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Contemporary Rural Architecture At Its Finest 

Architecture

Grimshaw Jackson’s Southern Cross Station has been teleported to rural Victoria… not quite!

Though the bold Lauriston House by Seeley Architects may mimic that Melbourne icon’s undulating form, this contemporary home deserves its own recognition– it’s as a striking design response to the rolling hills of Victoria’s Macedon Ranges.

5th September, 2018

Lauriston House by Seeley Architects. Photo – Peter Hyatt.

The rural home is located near Kyneton in Victoria’s Macedon Ranges. Photo – Peter Hyatt.

The clients were keen to embrace the harsh-yet-stunning environment. Photo – Peter Hyatt.

The glazed structural frame and cantilevered linear form. Photo – Peter Hyatt.

That canopy roof though! Photo – Peter Hyatt.

Messmate timber and bluestone feature extensively throughout the home. Photo – Peter Hyatt.

Its interiors champions local materials and textures. Photo – Peter Hyatt.

The two-storey home is set among rolling hills, olive groves and majestic gum trees. Photo – Peter Hyatt.

Photography – Peter Hyatt.

Elle Murrell
Wednesday 5th September 2018

Seeley Architects found themselves bestowed with an aspirational and exciting brief. The Torquay-based practice was tasked with designing a two-storey home set among rolling hills, olive groves and majestic gum trees, just outside Kyneton in Victoria’s Macedon Ranges.

The project’s picturesque site, however, presented David Seeley with a few issues to address: annual temperatures at the property range from sub-zero to 45°C, it’s a bushfire prone district, and it had no permanent water supply. Clients Deb and Tony were keen to embrace this harsh-yet-stunning environment and for their home, and to foster a sense of intimacy with the area, especially its spectacular sunsets and the abundant wildlife – kangaroos actually ‘mow’ their lawn!

Lauriston House ‘simultaneously buries into and leaps from the landscape,’ architect David evocatively describes. A predominately glazed structural frame, with undulating canopy roof, clear structural rhythm and use of recycled natural materials, the building ‘touches its site lightly’ and emphasises the natural lay of the land.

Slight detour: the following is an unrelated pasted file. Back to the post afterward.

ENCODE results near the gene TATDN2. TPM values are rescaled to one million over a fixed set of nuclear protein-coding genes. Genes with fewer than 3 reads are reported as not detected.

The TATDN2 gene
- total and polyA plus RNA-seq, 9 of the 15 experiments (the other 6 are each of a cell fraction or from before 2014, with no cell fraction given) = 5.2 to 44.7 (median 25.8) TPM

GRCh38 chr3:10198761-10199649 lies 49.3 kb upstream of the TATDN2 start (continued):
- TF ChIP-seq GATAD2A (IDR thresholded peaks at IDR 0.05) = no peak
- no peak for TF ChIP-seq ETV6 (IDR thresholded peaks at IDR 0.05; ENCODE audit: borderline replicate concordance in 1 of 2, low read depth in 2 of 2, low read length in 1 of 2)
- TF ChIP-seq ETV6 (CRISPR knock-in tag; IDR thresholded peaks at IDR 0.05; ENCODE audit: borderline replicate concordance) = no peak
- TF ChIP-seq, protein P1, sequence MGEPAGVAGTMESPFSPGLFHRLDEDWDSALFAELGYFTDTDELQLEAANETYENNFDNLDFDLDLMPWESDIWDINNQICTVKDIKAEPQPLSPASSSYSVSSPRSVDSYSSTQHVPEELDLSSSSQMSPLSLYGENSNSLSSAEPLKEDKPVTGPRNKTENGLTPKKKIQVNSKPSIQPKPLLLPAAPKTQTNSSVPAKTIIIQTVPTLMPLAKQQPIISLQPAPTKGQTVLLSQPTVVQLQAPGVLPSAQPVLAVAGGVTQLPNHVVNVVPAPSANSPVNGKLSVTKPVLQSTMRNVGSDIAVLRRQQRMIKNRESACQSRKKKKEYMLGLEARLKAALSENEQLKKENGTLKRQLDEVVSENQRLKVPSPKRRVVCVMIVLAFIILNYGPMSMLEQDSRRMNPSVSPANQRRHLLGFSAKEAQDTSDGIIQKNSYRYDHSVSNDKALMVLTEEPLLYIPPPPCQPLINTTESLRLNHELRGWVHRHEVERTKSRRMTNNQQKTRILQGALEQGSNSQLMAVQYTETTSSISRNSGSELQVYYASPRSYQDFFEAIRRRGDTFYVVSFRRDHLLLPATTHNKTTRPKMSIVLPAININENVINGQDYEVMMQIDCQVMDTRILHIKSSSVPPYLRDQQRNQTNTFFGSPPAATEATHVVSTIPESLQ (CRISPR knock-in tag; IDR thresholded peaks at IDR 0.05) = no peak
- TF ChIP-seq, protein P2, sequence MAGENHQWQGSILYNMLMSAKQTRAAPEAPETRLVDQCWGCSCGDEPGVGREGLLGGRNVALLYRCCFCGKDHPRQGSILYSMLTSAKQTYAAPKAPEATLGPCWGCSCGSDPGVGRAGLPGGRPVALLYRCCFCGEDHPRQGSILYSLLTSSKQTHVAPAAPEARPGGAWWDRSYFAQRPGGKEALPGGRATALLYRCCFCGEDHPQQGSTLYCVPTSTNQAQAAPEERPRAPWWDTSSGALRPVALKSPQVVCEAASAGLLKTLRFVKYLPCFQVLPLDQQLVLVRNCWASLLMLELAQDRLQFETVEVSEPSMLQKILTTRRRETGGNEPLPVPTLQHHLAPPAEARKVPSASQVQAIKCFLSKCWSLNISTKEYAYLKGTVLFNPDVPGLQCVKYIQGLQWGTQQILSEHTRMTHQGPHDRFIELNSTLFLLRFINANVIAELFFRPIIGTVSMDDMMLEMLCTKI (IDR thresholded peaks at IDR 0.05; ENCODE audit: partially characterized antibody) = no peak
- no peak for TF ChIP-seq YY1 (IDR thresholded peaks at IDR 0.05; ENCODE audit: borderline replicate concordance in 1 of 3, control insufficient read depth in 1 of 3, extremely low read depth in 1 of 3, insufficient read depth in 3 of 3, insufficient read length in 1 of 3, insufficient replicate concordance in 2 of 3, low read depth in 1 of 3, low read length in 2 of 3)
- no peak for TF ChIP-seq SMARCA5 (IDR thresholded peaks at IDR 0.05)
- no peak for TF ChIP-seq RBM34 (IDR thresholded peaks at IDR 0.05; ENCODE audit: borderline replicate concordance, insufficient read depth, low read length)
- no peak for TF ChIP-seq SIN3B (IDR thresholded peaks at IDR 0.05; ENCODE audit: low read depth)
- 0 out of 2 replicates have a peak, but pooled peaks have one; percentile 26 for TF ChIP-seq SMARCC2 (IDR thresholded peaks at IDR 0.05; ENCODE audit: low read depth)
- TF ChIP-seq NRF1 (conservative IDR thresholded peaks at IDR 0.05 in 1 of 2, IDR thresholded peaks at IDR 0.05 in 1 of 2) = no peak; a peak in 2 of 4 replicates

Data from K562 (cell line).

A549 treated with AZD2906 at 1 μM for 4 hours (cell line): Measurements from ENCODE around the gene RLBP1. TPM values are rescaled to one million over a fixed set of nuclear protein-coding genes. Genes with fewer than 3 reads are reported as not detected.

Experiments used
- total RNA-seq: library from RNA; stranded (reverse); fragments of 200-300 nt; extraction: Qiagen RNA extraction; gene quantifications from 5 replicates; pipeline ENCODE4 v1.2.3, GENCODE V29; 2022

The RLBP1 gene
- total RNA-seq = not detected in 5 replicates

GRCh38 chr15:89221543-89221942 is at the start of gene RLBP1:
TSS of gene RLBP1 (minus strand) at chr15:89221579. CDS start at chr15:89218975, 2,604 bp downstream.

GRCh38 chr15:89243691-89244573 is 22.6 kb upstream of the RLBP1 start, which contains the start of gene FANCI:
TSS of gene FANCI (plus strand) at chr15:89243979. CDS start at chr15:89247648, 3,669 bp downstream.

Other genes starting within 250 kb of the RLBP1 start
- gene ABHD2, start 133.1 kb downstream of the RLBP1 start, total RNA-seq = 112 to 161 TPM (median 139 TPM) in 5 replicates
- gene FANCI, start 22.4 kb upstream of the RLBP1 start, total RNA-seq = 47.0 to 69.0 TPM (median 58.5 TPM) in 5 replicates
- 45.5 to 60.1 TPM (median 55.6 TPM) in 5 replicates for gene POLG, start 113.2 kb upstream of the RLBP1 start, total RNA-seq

A semi-subterranean first-level comprises a carport, laundry, cellar and storage, while upstairs hosts the main living zones. Here, public and private spaces are arranged on either side of a centrally located alfresco entrance. To the east, bedrooms connect to the garden, with garden beds mimicking the lines of the statement roof. To the west, living areas with floor-to-ceiling windows, and a deck cantilever over the site, offering magnificent views.

The concept for the interior palette champions local materials and textures – messmate timber linings follow the twists of the ceiling, complemented by wide messmate and bluestone (inspired by the colonial footpaths of Piper Street in Kyneton) on the floors.

In terms of liveability, the rural residence also utilises considered energy and rainwater catchments systems, to ensure it will be comfortable and cost-effective into the future.

The outcome really is impressive considering this ‘country house’ was new territory for Seeley Architects, who have previously only worked on coastal homes. Tackling something new provided ‘a kickstart of energy… and motivated us immensely,’ David recalls. ‘I think this is evident in the spirit of this finished home’. For all its wow-factor, Lauriston House respects and enhances its environment, offering retreat and respite, as well as atmospheric spaces for gathering at home among the gum trees!

‘It simultaneously buries into and leaps from the landscape.’ – architect David Seeley.

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